SIL ratings and certification for fire & gas system hardware; Is industry barking up the wrong tree?

There are many devices (sensors, logic solvers and final elements) used in safety instrumented systems that are independently certified for use in safety applications to different safety integrity levels (SIL). There is considerable debate however whether fire and gas system hardware should have SIL ratings at all. Vendors are naturally interested in promoting independently certified hardware in order to differentiate their products. Yet considering the differences between safety instrumented systems and fire and gas systems, focusing on the SIL rating of the actual fire and gas hardware alone is considered by some to be a misleading and questionable practice.

A chain is only as strong as its weakest link. Detector coverage (will the right number of detectors actually see the release) and mitigation effectiveness (the probability that the system will actually mitigate to consequences of the event) dominate overall system performance much more than the hardware alone. Just as it is misleading to focus on the logic solver alone in a safety instrumented system (where field devices dominate overall system performance), it is inappropriate to focus on the performance or certification of fire and gas devices. For example, if the detector coverage is 90% (an optimistic figure), and the mitigation effectiveness is also 90% (also an optimistic figure), it does not matter what hardware is used, the overall system effectiveness cannot be greater than 81% (.9 x .9), which is below SIL 1.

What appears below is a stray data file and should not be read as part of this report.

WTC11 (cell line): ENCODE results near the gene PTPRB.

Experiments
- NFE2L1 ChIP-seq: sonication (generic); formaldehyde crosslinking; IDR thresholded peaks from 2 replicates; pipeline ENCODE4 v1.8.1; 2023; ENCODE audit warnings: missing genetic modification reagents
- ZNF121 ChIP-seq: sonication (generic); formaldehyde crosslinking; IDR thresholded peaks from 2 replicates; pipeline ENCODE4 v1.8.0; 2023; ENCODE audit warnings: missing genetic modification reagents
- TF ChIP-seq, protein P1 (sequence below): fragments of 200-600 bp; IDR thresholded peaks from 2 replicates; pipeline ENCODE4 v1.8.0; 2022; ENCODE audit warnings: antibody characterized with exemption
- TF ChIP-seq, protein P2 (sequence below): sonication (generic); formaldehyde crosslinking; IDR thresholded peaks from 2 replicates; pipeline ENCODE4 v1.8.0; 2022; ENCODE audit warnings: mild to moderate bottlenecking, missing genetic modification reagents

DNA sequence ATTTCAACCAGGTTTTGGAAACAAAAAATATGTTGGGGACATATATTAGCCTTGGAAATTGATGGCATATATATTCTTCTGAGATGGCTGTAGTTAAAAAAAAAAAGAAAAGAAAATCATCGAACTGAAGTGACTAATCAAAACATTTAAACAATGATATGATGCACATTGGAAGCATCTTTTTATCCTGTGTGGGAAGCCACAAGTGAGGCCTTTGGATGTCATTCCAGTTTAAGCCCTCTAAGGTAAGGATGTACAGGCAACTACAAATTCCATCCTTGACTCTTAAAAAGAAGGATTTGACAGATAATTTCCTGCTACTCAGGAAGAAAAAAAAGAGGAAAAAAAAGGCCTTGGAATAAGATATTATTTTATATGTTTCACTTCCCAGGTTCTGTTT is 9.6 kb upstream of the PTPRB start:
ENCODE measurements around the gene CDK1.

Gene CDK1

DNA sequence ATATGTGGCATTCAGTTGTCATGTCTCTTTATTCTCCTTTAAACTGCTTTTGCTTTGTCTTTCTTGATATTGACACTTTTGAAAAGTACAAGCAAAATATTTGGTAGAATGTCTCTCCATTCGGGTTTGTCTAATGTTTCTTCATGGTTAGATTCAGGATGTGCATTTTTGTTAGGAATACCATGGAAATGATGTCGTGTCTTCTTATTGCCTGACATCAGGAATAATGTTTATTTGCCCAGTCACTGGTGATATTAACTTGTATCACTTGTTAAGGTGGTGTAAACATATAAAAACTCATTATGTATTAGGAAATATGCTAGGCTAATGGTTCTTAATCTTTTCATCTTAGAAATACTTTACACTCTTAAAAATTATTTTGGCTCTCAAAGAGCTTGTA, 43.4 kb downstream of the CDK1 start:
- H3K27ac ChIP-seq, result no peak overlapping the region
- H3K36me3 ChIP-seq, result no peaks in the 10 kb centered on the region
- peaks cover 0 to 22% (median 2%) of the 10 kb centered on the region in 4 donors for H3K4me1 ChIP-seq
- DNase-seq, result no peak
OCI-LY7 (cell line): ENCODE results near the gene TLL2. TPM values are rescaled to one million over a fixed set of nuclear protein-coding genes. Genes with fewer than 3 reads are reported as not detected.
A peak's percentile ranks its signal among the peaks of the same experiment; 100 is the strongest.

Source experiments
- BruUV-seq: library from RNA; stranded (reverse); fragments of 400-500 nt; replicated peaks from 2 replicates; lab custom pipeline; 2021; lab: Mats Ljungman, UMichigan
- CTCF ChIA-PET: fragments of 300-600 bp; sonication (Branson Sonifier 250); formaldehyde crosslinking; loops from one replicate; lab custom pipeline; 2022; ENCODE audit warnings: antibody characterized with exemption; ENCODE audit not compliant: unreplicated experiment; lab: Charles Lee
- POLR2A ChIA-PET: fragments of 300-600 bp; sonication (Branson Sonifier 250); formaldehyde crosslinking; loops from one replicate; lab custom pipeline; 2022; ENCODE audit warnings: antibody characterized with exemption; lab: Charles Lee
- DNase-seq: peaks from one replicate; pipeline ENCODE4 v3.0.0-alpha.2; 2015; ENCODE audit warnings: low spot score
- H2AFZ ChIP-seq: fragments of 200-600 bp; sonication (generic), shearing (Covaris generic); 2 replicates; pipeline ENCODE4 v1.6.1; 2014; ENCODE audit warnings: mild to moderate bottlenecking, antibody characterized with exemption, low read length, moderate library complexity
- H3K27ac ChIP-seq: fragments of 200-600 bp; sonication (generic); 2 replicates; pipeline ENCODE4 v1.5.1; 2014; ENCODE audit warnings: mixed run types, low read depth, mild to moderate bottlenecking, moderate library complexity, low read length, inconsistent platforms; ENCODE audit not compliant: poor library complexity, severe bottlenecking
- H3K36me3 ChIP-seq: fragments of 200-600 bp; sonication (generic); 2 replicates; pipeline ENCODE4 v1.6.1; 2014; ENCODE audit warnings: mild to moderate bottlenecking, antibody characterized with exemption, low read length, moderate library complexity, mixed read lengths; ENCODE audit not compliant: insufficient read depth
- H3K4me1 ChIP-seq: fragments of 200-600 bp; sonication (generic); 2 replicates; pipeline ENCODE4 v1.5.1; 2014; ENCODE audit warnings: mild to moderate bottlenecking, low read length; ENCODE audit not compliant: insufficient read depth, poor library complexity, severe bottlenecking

However, it is possible to apply performance-based concepts to fire and gas systems. It is possible to assign risk reduction targets for fire and gas systems and apply quantitative techniques in system verification. An ISA 84 committee working group spent more than five years working on a technical report covering ways to account for detector coverage, mitigation effectiveness and other factors, thus allowing a quantitative, performance-based approach to fire and gas system design.

To learn more about the difficulties of assigning SIL rating to fire and gas systems and certifying individual devices, read the full paper “SIL ratings and certification for fire & gas system hardware; Is industry barking up the wrong tree?” 

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